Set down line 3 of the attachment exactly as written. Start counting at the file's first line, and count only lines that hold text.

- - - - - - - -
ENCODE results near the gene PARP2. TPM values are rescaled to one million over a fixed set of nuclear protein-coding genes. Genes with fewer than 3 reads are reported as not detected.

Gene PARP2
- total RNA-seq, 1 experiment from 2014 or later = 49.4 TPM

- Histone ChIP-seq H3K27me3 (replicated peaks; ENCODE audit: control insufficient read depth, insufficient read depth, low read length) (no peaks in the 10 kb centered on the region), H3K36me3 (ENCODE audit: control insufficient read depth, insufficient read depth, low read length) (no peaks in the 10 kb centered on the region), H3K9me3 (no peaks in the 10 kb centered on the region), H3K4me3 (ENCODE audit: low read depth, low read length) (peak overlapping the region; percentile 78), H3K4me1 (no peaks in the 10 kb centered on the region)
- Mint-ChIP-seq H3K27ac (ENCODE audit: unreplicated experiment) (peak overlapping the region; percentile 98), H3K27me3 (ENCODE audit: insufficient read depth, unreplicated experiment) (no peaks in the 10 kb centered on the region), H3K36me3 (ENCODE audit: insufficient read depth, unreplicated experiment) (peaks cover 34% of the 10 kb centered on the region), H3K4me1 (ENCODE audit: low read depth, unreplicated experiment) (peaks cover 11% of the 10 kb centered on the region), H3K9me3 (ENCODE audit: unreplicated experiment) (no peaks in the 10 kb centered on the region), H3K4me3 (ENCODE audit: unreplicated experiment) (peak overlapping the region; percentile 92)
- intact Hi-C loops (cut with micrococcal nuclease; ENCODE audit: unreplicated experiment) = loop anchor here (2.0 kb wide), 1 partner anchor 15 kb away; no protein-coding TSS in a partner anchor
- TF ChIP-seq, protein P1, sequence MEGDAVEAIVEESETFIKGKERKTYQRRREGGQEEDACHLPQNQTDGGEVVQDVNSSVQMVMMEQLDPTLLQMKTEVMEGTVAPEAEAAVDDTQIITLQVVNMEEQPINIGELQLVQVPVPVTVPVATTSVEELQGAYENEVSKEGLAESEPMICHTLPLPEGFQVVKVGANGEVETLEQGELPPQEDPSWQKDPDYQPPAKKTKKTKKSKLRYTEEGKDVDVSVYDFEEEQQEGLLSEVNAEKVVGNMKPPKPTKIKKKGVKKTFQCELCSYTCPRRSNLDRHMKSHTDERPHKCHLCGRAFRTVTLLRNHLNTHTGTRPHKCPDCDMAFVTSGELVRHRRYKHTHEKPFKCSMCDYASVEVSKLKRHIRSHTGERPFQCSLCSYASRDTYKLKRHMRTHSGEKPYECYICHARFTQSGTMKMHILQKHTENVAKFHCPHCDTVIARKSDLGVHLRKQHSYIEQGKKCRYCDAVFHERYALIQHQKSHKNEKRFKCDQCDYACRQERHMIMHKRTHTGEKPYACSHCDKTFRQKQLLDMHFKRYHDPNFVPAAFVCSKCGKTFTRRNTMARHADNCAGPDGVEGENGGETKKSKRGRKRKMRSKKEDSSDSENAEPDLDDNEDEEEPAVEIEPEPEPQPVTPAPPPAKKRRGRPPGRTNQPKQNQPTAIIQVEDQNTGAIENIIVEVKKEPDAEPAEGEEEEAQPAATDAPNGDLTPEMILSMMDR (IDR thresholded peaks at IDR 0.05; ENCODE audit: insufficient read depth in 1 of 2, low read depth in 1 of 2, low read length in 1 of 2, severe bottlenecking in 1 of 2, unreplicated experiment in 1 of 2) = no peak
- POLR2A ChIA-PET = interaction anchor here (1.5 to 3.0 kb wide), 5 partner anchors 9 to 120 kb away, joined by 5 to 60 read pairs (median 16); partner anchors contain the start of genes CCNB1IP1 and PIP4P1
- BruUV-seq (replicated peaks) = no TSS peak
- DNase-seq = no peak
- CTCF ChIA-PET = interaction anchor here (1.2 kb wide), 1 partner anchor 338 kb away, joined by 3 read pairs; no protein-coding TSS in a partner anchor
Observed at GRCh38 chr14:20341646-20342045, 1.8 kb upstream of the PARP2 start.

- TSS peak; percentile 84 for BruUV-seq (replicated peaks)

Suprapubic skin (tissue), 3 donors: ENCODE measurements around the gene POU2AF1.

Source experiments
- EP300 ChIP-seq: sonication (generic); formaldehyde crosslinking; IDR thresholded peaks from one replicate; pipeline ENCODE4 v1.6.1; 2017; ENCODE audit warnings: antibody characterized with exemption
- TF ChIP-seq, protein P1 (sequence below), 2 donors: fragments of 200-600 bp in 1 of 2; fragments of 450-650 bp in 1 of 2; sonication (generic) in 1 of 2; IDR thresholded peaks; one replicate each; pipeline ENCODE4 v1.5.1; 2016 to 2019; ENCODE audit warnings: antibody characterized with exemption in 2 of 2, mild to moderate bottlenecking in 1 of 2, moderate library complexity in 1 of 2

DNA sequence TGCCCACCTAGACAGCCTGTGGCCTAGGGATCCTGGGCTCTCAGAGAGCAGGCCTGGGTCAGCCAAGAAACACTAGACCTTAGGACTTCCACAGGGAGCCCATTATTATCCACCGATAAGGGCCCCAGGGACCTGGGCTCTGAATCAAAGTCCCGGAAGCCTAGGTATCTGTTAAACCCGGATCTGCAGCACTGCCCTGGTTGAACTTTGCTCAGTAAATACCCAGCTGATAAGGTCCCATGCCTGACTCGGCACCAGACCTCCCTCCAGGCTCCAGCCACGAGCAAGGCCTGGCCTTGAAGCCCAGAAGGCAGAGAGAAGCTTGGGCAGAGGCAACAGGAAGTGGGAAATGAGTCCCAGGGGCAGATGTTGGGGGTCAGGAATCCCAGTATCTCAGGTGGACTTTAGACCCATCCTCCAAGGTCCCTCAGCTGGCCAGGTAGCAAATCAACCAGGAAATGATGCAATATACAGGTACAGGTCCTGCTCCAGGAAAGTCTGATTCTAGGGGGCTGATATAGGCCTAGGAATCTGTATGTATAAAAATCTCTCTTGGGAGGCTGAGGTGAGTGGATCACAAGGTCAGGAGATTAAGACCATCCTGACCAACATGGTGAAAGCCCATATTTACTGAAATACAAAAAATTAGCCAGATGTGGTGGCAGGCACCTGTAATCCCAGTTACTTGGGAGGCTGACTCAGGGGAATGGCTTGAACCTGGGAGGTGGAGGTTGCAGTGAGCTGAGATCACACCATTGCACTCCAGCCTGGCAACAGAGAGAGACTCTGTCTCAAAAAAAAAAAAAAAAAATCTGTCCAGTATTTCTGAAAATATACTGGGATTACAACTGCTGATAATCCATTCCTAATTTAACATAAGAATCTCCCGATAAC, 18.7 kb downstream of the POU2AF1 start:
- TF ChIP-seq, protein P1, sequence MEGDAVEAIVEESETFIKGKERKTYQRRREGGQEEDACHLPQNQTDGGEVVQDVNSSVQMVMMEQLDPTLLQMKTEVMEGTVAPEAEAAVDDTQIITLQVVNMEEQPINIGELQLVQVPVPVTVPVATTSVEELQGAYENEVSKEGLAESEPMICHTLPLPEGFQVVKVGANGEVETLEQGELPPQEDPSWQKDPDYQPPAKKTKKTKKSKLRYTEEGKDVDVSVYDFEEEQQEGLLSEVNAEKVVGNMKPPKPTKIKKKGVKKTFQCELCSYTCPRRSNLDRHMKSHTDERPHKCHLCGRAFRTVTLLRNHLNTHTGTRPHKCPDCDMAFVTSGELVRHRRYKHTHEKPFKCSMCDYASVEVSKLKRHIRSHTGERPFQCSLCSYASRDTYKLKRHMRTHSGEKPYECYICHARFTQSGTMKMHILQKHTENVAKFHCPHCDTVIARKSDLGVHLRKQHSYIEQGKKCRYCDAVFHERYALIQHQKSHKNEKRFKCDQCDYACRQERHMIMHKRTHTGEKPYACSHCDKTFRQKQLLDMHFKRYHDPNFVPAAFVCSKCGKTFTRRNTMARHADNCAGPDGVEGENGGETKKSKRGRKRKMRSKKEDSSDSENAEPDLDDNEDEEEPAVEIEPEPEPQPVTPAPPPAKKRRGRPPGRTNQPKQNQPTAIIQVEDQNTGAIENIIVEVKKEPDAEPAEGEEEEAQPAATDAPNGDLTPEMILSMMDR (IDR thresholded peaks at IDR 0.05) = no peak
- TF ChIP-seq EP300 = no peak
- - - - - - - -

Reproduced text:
- total RNA-seq, 1 experiment from 2014 or later = 49.4 TPM